Divergence of bacilli and the purple bacteria
dstothar at magnus.acs.ohio-state.edu
Tue Feb 22 13:51:40 EST 1994
In article <1994Feb19.165753.20988 at dal1>, <aroger at ac.dal.ca> wrote:
>In article <2k1fin$ev6 at usenet.INS.CWRU.Edu>, bl275 at cleveland.Freenet.Edu (Dan
>> i am writing a paper on an e. coli gene which i have recently discovered
>> has much the same sequence and adjacent markers in bacillus
>> stearothermophilus. i would like to be able to comment on the divergence
>> point between these two bacteria.
>> how long ago did these bugs diverge? what reference should i cite in my
>I'd love to hear a really rigourous answer to this question. But for
>now, I can at least give a ballpark figure (highly qualified).
>IF the cyanobacterial fossils from 3.5bya are really cyanobacterial and,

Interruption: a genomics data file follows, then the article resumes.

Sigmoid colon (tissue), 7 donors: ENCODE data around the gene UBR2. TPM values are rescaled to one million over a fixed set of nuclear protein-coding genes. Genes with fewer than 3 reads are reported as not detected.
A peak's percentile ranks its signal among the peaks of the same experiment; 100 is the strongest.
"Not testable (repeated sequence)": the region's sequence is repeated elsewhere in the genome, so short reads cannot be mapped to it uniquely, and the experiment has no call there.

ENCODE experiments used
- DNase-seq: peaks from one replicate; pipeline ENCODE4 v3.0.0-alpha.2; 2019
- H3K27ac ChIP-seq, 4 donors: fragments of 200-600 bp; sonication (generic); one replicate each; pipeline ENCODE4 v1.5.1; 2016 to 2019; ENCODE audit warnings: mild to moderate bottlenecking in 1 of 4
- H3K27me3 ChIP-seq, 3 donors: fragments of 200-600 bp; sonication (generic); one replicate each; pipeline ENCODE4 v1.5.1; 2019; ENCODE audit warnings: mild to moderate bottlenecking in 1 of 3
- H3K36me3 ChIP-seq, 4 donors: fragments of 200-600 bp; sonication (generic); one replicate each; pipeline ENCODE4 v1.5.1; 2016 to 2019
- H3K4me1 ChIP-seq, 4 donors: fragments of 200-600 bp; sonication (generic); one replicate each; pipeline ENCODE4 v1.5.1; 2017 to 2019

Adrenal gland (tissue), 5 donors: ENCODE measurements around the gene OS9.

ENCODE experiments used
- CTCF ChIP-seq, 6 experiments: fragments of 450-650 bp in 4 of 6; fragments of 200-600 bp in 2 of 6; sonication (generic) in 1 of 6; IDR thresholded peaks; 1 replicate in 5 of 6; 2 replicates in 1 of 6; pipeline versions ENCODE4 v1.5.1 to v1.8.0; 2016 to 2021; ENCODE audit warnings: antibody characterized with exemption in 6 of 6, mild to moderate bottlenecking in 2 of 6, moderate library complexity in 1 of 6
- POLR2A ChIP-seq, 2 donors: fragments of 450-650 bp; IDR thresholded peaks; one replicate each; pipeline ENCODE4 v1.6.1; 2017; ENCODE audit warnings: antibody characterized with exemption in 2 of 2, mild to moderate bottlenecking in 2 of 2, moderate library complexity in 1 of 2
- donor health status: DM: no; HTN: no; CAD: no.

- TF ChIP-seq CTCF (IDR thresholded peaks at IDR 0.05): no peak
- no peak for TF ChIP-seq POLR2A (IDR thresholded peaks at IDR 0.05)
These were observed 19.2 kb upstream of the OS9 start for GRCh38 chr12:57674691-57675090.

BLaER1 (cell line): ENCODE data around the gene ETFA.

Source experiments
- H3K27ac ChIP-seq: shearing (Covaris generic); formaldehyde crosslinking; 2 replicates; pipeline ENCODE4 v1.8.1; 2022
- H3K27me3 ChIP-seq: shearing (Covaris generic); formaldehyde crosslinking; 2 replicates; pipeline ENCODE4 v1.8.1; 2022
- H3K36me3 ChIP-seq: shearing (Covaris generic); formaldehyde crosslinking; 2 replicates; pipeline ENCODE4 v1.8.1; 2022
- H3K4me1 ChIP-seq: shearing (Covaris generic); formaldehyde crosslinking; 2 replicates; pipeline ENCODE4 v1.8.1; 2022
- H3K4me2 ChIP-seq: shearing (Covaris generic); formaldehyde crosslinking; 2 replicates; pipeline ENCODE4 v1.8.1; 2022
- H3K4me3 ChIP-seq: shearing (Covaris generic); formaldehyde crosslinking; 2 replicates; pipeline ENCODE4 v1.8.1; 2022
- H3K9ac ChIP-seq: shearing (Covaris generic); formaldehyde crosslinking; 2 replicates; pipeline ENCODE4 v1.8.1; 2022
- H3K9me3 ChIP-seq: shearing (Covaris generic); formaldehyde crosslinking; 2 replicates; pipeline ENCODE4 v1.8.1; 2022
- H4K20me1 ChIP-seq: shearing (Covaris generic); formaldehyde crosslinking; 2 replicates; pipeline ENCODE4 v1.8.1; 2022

>IF this state is derived in bacteria (that is, if the ancestral state
>of eubacteria is not cyanobacterial-like in growth properties and
>photosynthetic properties), then it appears (PROVIDING the 16S rRNA
>trees are accurate) that most eubacterial phyla diverged almost
>simultaneously prior to 3.5bya. That would place the divergence time
>between a gram positive (bacillus) and a gamma proteobacterium (E.coli)
>prior to 3.5bya.
>There are a lot of if's in this estimate. If you need a reference for
>cyanobacterial fossils, look in Science last year for an article
>by Bill Schopf.
>Dept. of Biochemistry
>aroger at ac.dal.ca
The estimates I have are from the sequences of the 16S rRNA genes using the
Ochman and Wilson clock for B. subtilis and E. coli. These two genes are 23-28%
divergent and therefore, using the 16S molecular clock, they are 1.14-1.5
billion years apart, which is the time of the emergence of eukaryotic cells.
You can agree or disagree with this estimate based on your faith in the Ochman
and Wilson clock :)
Department of Molecular Genetics
The Ohio State University
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